Generation Z: Space to grow up in
There’s a new group of recruits in the workplace with new rules, new goals and a set of different expectations. Generation Z is looking for the right fit, in a job and an environment that works for them. Joint Managing Director and Co-founder of design and workplace consultancy, Office Principles, Cyril Parsons discusses ways to meet expectations.
Generation Z is entering the workplace and making its presence felt. Born after 1996, it’s the only generation to be brought up with a backdrop of social media and high technology and it’s a lot more savvy and grounded than those generations of workers who have passed before.
It’s a generation of individuals who believe in cultivating happiness by going with what suits them rather than chasing high salaries and trying to get on the property ladder. They want a good standard of living, that isn’t necessarily monetary-based, measured less by possessions and more by experiences, and a level of connectivity that makes them feel a part of their environment, giving them a greater sense of belonging, overall.
Matching Generation Z with the right job is the best way to ensure success for both employers and employees. This age group has raised expectations, thanks to social media, and it’s important to them that they feel at one with the work that they’re doing; they have to see the value.
Keep track of your Generation Z workers’ progress and, if it’s not working out for them in their initial roles, move them around and see where they work best. Encourage mentoring and collaboration. Getting the post-Millennial generation involved in projects at an early stage is key to better engagement and adopting agile working methods will enable this approach.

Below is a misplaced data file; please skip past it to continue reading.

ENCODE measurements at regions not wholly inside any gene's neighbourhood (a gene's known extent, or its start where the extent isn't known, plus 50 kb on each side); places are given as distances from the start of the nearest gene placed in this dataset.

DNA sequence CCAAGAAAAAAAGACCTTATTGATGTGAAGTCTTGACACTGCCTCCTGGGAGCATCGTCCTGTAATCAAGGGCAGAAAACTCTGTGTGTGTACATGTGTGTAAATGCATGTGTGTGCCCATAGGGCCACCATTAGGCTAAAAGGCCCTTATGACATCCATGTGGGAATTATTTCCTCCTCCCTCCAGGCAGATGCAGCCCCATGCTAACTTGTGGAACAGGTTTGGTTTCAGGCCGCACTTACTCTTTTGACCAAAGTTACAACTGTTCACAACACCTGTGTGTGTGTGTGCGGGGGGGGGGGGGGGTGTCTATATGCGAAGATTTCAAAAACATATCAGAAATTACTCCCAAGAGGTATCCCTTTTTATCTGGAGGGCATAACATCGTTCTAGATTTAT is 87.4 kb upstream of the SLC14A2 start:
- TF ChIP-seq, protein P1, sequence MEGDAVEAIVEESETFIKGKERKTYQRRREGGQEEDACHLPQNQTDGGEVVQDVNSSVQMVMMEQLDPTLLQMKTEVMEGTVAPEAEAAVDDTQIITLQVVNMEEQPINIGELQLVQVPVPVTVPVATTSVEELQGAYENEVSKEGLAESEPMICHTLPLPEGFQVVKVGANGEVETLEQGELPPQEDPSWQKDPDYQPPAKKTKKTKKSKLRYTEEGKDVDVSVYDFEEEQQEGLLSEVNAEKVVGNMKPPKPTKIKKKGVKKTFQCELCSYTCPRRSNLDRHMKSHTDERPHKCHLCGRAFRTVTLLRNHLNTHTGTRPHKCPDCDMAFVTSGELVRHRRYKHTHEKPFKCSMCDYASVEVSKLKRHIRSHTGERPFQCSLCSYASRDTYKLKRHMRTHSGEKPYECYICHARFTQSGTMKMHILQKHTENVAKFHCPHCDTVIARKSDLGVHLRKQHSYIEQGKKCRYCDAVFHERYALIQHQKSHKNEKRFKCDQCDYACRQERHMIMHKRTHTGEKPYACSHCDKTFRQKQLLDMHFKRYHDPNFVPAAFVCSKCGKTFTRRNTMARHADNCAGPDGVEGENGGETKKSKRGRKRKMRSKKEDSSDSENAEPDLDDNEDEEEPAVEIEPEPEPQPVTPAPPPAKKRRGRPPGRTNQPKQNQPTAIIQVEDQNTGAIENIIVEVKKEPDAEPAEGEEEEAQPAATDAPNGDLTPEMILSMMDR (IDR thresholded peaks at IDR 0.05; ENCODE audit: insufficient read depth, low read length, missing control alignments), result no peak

An agile working environment allows for such collaborative methodology. If workers are free to move about and adopt activity-based working styles, it means that teams can mix and work freely together, sharing knowledge and experience. It also helps with integration.
Generation Z will likely have a better understanding of technology and come armed with fresh skillsets, such as coding, and a knowledge of the intricacies of all social media platforms. This is a great business benefit, so get set to utilise these different talents and learn from the youngest members of your team.
Cyril Parsons is Joint Managing Director and Co-founder of Office Principles
Social media devotees, the Generation Z gang is good at making the comparison and they’ll know if your office doesn’t measure up. They will have heard stories from friends about offices with gyms attached, quiet zones and comfy breakout spaces; companies who provide subsidised food or beer on a Friday, not to mention the obligatory ping pong table and free fruit.
As with any other age group, listen to your under 23 year olds and see what they feel works best for them. It may be that an activity-based office, where they can move around freely, is enough in itself. It could be good coffee and the opportunity to work flexible hours is most in demand.
The key to getting it right is to give your Generation Z employees space that makes them feel both at ease and a part of what’s going on around them. Then they will acclimatise and unite with the company and the team.
Decothane Root-Resistant puts The Flower Bowl ahead of the curve
Creating a roof suitable for grazing sheep is not usually part of the brief for a roofing contractor, but, then again, The Flower Bowl is no ordinary roof. Sam Kidd, Area Technical Manager at Sika Liquid Plastics, explains more.
A new build leisure destination, constructed as an extension to a busy garden centre, The Flower Bowl features a curved green roof designed to echo the contours of the landscape.